Mock disaster events focuses on coordination

Published 12:00 am Sunday, June 19, 2016

CHESAPEAKE — Members of several emergency services and first responders got hands-on training on Saturday to prepare them in the event of a disaster.

A mock emergency event was staged at Chesapeake middle and high schools.

Crews responded to the scenario of a tanker truck crashing on U.S. 52 and leaking a possibly hazardous chemical.

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Laura Brown, of the Ironton Health Department, said the event was a good chance for entities to come together.

“If we have a real life emergency, we need make sure we’re on the same page,” she said.

Crews on scene included fire departments from Chesapeake,Union Township, Fayette Township, Proctorville and Rome Township, Michael Boster, the emergency management agency director for Lawrence County, said.

Boster said emergency agencies are required by state and federal law to execute an emergency operations plan each year. He said that, while sometimes, this could involve personnel gathering around a table and discussing, at least once every four years, the departments stage a mock event.

“We’re testing the ability to notify everyone,” he said. “We’re getting the agencies together. We learned after 9-11 that response groups didn’t talk to one another.”

The American Red Cross was on hand and sat up a mock shelter while officials from the Chesapeake School District chose to use the exercise to test their own emergency preparedness.

Others involved included the county coroner, Lawrence County EMS, Patriot Ambulance, the Ironton Health Department, the Lawrence County Health Department and, from across the river in West Virginia, Cabell County EMS, who demonstrated how neighboring states can cooperate in a disaster event.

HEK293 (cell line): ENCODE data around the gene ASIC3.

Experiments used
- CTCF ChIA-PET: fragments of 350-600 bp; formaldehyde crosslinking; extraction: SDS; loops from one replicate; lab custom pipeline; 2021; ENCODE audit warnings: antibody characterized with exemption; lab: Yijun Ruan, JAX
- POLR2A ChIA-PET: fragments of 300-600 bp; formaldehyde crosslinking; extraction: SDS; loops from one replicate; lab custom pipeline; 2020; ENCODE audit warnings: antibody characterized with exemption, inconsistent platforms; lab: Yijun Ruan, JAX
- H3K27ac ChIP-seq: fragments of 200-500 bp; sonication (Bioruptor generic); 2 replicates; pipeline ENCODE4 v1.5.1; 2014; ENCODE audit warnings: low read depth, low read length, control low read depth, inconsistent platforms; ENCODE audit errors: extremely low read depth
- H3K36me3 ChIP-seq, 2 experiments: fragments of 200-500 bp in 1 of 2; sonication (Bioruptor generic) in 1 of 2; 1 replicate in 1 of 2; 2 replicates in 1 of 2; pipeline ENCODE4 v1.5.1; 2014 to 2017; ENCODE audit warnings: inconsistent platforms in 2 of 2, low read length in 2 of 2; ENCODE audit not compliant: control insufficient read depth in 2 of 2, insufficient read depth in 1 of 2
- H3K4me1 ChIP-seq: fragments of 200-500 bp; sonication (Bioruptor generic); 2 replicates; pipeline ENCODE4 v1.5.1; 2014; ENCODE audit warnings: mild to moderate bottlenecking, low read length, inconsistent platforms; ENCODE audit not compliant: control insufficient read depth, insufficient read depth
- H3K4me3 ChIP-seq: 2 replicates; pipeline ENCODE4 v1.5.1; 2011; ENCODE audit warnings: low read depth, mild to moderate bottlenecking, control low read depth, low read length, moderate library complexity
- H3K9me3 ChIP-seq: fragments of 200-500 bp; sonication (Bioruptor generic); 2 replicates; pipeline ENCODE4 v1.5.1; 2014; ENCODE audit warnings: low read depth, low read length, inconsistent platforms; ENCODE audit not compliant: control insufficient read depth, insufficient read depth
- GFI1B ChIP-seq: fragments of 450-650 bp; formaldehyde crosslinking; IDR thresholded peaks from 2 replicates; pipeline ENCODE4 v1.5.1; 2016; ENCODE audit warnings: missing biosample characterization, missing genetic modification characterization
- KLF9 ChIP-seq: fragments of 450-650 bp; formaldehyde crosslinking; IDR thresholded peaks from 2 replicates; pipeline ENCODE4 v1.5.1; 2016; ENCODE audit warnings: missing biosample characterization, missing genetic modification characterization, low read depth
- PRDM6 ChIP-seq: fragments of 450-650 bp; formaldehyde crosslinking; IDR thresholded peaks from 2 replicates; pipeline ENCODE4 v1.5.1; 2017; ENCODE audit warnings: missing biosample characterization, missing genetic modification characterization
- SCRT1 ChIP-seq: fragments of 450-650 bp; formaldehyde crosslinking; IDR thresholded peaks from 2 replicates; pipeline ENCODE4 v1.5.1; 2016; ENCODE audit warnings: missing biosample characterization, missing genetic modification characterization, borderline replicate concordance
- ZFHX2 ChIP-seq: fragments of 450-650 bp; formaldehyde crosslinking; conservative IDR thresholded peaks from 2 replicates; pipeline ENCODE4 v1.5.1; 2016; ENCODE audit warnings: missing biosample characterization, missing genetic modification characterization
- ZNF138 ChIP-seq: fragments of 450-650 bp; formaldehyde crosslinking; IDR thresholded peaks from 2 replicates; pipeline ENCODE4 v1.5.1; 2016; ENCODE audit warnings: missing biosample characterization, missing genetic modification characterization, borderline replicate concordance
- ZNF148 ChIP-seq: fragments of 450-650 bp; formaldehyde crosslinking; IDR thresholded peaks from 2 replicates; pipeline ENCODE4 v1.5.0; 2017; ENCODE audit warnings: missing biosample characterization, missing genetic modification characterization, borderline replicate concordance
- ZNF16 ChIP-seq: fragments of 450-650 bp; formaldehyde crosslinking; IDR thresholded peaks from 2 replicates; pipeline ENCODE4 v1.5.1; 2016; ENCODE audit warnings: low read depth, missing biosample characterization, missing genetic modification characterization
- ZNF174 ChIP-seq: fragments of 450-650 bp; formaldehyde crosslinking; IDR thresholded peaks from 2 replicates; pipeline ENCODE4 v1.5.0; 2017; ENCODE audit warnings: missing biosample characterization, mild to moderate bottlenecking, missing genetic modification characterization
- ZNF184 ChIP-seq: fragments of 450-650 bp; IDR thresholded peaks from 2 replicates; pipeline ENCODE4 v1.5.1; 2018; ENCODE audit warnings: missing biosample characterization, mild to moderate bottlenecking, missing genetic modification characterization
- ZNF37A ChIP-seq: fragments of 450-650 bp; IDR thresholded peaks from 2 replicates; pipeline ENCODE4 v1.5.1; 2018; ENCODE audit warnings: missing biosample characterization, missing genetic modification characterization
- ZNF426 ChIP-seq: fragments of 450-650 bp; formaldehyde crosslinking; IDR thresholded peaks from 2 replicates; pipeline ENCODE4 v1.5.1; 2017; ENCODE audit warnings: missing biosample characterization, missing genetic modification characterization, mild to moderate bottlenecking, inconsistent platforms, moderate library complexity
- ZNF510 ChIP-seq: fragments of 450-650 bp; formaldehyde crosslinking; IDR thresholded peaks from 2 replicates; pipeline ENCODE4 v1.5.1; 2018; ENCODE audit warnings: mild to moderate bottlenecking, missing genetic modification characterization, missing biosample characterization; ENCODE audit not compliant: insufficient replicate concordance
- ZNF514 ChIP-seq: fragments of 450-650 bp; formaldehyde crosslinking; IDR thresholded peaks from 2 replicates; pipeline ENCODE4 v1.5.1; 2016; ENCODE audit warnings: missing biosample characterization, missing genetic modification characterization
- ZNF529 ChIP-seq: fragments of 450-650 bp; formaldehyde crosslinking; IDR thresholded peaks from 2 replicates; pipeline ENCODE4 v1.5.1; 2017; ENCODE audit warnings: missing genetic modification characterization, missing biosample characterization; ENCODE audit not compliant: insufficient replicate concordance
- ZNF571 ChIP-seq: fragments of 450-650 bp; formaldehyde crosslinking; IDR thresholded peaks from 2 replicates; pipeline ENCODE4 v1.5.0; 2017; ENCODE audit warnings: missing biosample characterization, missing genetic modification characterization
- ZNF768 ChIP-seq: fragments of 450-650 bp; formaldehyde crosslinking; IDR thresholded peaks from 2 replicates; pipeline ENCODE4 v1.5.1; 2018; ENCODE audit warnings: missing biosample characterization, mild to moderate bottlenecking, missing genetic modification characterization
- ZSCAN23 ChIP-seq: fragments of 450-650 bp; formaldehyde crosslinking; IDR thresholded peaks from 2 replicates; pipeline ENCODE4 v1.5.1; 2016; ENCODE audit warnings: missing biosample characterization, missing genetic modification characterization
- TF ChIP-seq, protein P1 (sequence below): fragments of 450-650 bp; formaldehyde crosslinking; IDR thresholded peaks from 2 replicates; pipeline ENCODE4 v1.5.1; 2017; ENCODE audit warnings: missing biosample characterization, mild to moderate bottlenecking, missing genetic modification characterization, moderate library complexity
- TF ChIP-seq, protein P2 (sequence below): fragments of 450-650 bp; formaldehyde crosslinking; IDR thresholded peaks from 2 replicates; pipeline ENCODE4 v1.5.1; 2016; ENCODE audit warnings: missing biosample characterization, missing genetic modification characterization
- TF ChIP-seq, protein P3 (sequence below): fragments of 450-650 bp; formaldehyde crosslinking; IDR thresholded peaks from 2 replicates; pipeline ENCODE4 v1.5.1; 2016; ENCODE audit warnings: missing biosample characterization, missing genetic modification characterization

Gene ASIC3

Members of the South Ohio Amateur Radio Association also took part, acting as a backup notification system for the public.

“That’s very, very important,” Boster said.

Boster said, in total, there were about 115 people working on the mock event.

Near the high school, a tanker truck was set up, courtesy of Honeywell from Louisiana, and Coal Grove fire crews suited up in hazmat suits, to engage in a simulated rescue effort and decontamination effort.

Personnel participating used radios to communicate throughout the event, punctuating each message with “This is an exercise.”

“That for people out there in scannerland,” Boster said, noting the need not to alarm the public.

The event unfolded in real time, with information becoming available to participants, as it occurred.

“We don’t know what’s in the tanker yet,” Brown, who acted as the public information officer, said midway through.

Personnel were evaluated by observers for their work throughout the exercise.